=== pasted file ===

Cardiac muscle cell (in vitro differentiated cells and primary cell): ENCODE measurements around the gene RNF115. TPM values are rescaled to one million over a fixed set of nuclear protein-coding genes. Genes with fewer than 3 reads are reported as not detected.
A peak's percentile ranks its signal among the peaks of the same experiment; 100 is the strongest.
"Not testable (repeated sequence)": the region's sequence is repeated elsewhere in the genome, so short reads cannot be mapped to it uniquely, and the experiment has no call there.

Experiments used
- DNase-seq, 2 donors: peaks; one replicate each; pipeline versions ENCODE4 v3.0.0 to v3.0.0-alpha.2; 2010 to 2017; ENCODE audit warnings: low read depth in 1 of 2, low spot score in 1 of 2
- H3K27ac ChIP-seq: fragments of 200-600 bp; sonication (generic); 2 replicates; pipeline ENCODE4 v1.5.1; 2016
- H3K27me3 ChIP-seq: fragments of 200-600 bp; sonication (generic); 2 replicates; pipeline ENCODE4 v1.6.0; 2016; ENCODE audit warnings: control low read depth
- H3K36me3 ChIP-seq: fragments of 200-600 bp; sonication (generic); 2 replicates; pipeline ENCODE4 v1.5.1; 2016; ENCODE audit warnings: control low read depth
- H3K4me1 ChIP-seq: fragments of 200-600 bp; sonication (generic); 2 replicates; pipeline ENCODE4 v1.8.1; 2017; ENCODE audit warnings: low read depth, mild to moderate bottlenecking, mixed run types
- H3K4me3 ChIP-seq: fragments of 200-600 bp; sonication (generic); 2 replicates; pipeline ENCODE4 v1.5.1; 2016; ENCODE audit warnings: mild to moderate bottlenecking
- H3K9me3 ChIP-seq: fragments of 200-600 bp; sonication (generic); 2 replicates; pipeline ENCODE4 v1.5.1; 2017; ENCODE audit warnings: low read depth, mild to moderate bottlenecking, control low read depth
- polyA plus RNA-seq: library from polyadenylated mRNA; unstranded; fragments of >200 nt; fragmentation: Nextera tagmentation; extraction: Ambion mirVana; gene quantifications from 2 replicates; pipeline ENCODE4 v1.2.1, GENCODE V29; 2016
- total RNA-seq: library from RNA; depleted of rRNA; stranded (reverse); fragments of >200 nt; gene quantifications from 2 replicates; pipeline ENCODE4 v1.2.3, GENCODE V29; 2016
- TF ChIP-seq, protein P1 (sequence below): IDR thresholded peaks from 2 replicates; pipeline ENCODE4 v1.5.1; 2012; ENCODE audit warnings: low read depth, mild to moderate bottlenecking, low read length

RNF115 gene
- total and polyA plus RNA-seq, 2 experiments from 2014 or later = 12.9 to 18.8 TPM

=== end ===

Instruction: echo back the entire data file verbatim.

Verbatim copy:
Cardiac muscle cell (in vitro differentiated cells and primary cell): ENCODE measurements around the gene RNF115. TPM values are rescaled to one million over a fixed set of nuclear protein-coding genes. Genes with fewer than 3 reads are reported as not detected.
A peak's percentile ranks its signal among the peaks of the same experiment; 100 is the strongest.
"Not testable (repeated sequence)": the region's sequence is repeated elsewhere in the genome, so short reads cannot be mapped to it uniquely, and the experiment has no call there.

Experiments used
- DNase-seq, 2 donors: peaks; one replicate each; pipeline versions ENCODE4 v3.0.0 to v3.0.0-alpha.2; 2010 to 2017; ENCODE audit warnings: low read depth in 1 of 2, low spot score in 1 of 2
- H3K27ac ChIP-seq: fragments of 200-600 bp; sonication (generic); 2 replicates; pipeline ENCODE4 v1.5.1; 2016
- H3K27me3 ChIP-seq: fragments of 200-600 bp; sonication (generic); 2 replicates; pipeline ENCODE4 v1.6.0; 2016; ENCODE audit warnings: control low read depth
- H3K36me3 ChIP-seq: fragments of 200-600 bp; sonication (generic); 2 replicates; pipeline ENCODE4 v1.5.1; 2016; ENCODE audit warnings: control low read depth
- H3K4me1 ChIP-seq: fragments of 200-600 bp; sonication (generic); 2 replicates; pipeline ENCODE4 v1.8.1; 2017; ENCODE audit warnings: low read depth, mild to moderate bottlenecking, mixed run types
- H3K4me3 ChIP-seq: fragments of 200-600 bp; sonication (generic); 2 replicates; pipeline ENCODE4 v1.5.1; 2016; ENCODE audit warnings: mild to moderate bottlenecking
- H3K9me3 ChIP-seq: fragments of 200-600 bp; sonication (generic); 2 replicates; pipeline ENCODE4 v1.5.1; 2017; ENCODE audit warnings: low read depth, mild to moderate bottlenecking, control low read depth
- polyA plus RNA-seq: library from polyadenylated mRNA; unstranded; fragments of >200 nt; fragmentation: Nextera tagmentation; extraction: Ambion mirVana; gene quantifications from 2 replicates; pipeline ENCODE4 v1.2.1, GENCODE V29; 2016
- total RNA-seq: library from RNA; depleted of rRNA; stranded (reverse); fragments of >200 nt; gene quantifications from 2 replicates; pipeline ENCODE4 v1.2.3, GENCODE V29; 2016
- TF ChIP-seq, protein P1 (sequence below): IDR thresholded peaks from 2 replicates; pipeline ENCODE4 v1.5.1; 2012; ENCODE audit warnings: low read depth, mild to moderate bottlenecking, low read length

RNF115 gene
- total and polyA plus RNA-seq, 2 experiments from 2014 or later = 12.9 to 18.8 TPM